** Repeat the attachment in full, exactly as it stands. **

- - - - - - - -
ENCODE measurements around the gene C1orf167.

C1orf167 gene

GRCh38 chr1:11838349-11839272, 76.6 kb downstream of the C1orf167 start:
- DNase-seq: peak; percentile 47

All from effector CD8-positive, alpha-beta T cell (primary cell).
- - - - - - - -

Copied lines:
ENCODE measurements around the gene C1orf167.

C1orf167 gene

GRCh38 chr1:11838349-11839272, 76.6 kb downstream of the C1orf167 start:
- DNase-seq: peak; percentile 47

All from effector CD8-positive, alpha-beta T cell (primary cell).